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Lucas Giolito reclaimed the American League lead in walks after issuing four free passes against the Indians on Monday night. They were unforced errors, in that Cleveland hitters hadn’t given him reason to shy away from pounding the zone. He issued four walks before giving up his first hit, including a pair with the bases empty and two outs in the fourth that set up the game’s decisive three-run outburst.
This is the kind of outing that could prompt a trip to Charlotte, at least theoretically. If his problems stemmed from poor execution within the strike zone against big-league hitters, then he might just have to take his lumps since it’s doubtful Triple-A hitters could send the same message about missing. But when the problems are consistent fastball life and losing the strike zone, those can be addressed at any level.
I thought the White Sox might’ve been tipping their hand when the various game accounts quoted little from Renteria’s postgame analysis besides, “He was missing his spots.” I thought that might’ve been the blunt assessment that foreshadows the end of one’s line, rope or patience.
But listening to the interview, it just happened to be the only quotable part. The rest was more of a game log of the outing.
When asked whether the Sox have considered demoting Giolito, he said, “We haven’t had any more discussions about that, not at all.” Sometimes management has to traffic in mistruths — see Rick Hahn and Super Two thresholds — so it’d surprise me if “not at all” was actually legit. However, he continued by saying that Michael Brantley’s fifth-inning homer is what cemented a bad outing, rather than one where Giolito could say he persevered.
That’s not the same sound or vibe Renteria gave before Carson Fulmer’s make-or-break moment, when he said little beyond Fulmer being on the schedule. And with Hahn challenging Michael Kopech through the media …
“Not getting too far down into Michael’s checklist of what we want to see him accomplish, but he hasn’t checked them all off yet. He’s had some real good starts. He’s getting closer, and it’s not going to surprise me seeing him here at some point in the not too distant future. But he’s not there yet.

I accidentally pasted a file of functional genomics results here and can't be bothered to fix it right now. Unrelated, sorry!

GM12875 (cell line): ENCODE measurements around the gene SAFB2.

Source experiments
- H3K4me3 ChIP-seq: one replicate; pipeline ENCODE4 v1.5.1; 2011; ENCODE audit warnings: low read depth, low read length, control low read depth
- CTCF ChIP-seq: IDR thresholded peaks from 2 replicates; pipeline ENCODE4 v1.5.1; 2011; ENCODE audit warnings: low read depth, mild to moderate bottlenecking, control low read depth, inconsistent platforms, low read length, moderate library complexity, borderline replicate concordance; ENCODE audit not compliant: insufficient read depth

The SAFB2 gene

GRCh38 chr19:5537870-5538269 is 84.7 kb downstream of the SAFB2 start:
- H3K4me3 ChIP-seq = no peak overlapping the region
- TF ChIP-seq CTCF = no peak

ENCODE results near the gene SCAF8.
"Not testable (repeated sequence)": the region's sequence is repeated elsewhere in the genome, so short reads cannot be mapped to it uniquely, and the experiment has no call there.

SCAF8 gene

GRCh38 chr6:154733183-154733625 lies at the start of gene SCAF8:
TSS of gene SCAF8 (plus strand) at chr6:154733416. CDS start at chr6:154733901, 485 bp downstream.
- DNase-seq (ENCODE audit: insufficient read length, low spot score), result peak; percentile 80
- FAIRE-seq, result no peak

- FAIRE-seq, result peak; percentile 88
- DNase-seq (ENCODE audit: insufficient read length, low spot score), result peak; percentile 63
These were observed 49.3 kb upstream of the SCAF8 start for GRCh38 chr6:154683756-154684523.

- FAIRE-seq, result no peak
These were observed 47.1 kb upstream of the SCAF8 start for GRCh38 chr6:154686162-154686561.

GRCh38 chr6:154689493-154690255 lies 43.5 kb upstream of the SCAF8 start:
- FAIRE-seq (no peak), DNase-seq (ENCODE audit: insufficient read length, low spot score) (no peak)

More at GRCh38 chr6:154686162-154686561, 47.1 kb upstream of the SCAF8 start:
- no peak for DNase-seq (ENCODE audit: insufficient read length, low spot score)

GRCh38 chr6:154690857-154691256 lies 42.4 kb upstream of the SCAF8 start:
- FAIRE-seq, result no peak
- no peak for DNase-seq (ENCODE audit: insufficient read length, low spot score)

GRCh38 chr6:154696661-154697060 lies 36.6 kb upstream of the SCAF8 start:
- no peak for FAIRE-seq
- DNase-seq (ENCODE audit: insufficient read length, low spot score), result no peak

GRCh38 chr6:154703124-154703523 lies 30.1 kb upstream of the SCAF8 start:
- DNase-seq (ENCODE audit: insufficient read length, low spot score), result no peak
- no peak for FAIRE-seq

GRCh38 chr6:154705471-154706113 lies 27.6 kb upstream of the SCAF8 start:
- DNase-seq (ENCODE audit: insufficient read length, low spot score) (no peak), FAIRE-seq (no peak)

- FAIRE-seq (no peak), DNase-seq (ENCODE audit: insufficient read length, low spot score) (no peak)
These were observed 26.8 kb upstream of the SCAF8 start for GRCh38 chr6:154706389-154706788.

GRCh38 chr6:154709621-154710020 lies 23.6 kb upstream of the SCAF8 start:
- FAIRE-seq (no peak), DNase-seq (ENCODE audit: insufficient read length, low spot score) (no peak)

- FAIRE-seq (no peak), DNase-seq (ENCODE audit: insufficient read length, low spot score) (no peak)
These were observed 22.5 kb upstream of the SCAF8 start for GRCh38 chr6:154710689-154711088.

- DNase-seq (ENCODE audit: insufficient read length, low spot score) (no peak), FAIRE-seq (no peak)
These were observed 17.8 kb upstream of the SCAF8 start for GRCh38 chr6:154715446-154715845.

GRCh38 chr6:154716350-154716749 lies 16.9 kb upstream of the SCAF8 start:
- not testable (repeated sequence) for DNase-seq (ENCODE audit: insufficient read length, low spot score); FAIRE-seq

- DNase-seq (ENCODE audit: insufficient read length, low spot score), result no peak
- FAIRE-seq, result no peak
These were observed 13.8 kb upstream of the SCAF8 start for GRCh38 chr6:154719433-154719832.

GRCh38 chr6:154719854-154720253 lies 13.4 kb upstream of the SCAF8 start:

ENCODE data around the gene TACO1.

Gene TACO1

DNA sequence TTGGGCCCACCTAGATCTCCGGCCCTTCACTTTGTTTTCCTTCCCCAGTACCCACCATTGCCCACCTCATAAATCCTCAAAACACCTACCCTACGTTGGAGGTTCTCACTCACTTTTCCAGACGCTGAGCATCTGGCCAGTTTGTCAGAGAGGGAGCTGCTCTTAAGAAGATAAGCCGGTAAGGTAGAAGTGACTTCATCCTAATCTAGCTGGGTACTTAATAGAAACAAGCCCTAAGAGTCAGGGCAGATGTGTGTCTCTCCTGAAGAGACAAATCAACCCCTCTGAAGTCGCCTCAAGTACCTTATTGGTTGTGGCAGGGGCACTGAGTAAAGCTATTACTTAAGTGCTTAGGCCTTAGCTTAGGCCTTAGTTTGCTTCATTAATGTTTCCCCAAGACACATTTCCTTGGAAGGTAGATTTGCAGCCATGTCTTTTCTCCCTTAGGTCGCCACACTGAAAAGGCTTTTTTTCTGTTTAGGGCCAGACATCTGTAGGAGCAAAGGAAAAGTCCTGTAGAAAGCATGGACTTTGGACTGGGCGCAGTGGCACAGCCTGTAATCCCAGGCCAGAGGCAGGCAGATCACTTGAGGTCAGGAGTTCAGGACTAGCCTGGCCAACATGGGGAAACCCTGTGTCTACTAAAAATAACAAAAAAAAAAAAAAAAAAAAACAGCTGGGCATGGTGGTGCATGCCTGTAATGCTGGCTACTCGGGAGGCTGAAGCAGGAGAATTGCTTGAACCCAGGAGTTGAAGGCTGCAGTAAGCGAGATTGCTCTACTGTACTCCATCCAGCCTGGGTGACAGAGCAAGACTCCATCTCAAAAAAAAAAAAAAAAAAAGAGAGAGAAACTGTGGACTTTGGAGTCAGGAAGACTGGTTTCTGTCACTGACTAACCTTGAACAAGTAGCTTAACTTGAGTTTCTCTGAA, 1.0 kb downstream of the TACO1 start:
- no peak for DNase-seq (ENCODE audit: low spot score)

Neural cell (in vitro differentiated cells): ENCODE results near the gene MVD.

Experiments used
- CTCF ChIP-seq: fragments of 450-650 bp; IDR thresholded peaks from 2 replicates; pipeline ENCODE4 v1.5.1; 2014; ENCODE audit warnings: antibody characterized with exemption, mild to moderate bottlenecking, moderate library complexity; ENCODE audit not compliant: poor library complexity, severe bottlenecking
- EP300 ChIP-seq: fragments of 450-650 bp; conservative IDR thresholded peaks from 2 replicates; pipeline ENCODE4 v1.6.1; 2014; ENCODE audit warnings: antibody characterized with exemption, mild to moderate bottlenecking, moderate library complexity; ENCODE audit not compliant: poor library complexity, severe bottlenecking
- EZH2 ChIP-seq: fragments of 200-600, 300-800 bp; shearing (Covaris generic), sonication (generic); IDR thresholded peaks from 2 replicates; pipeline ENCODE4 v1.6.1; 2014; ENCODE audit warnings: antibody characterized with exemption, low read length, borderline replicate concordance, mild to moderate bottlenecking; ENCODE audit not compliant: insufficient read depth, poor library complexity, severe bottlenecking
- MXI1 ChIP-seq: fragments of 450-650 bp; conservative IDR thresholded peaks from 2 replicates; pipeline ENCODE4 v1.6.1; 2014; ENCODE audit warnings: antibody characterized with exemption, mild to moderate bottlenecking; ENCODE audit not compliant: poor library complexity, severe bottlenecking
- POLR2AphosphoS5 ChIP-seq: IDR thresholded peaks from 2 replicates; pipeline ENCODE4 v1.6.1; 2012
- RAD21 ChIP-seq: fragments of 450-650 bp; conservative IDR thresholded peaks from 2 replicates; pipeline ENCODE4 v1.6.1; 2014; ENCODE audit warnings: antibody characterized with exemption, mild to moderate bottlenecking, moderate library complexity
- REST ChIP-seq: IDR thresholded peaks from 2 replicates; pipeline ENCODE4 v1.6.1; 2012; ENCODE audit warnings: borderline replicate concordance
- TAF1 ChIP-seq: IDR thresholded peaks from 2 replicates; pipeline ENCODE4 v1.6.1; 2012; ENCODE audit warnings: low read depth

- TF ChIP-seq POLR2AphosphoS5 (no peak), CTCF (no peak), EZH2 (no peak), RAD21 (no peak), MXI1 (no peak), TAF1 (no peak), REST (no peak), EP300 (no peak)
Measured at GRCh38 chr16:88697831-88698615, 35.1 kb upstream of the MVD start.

“There have been flashes of real progress and there have also been some steps backwards along the way. We need to see more consistency. That’s one of the things, one of the determining factors.”
… it doesn’t sound like Kopech is about to force a change from below simply because of his talent.
Going back to Fulmer, his problems followed him to Charlotte. He’s issued 15 walks to 20 strikeouts over 22 innings, and while he only walked one batter over five innings his last time out, he also gave up his first two Triple-A homers of the season. There’s still work remaining, and it’s doubtful that he’ll ever be able to clear all the obstacles that lay in front of a spot in the White Sox rotation.
It seems like we’d learn a lot about Giolito if he were sent to Charlotte in the same fashion. The longer Giolito struggles to throw strikes in the majors without any detectable progress, the more I wonder if those closest to the matter don’t want to know what they’d find out.
UPDATE: Patrick pointed out in the comments that Giolito has one option remaining, and the Sox might be loath to use it. If that’s the case, then consider Giolito a Rule 5 pick until he stops pitching like one.
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Giolito’s struggles dovetail with my column for The Athletic, which starts with a blow-by-blow account of Mat Latos’ indy-ball brawl over the weekend …
… and ends with the idea that watching overwhelmed young players try to learn is better than watching the Sox burn through washed-up veterans in a desperate attempt for adequacy.
Both the 2016 and 2018 seasons share a high body count, but the White Sox aren’t joylessly wringing the last useful moments out of a ballplayer and discarding the husk. The year’s kind of roster churn stands the chance at yielding a useful player. [Dylan] Covey wasn’t supposed to be starting now, but maybe he can hold down a rotation spot with that sinker. Daniel Palka could be too powerful to deny. Charlie Tilson…well, he’s only struck out six times over 48 plate appearances, so there’s the potential of a hit tool?
These are stretches of varying degrees, but they’re low-stakes dreams, not prayers in need of an answer.
Even though Giolito’s struggles have a certain sameness to them, it’s not out of the question it can click. For the time being, though, I’m pinning my hopes on Kopech posting a couple starts that Hahn can’t pick apart so easily.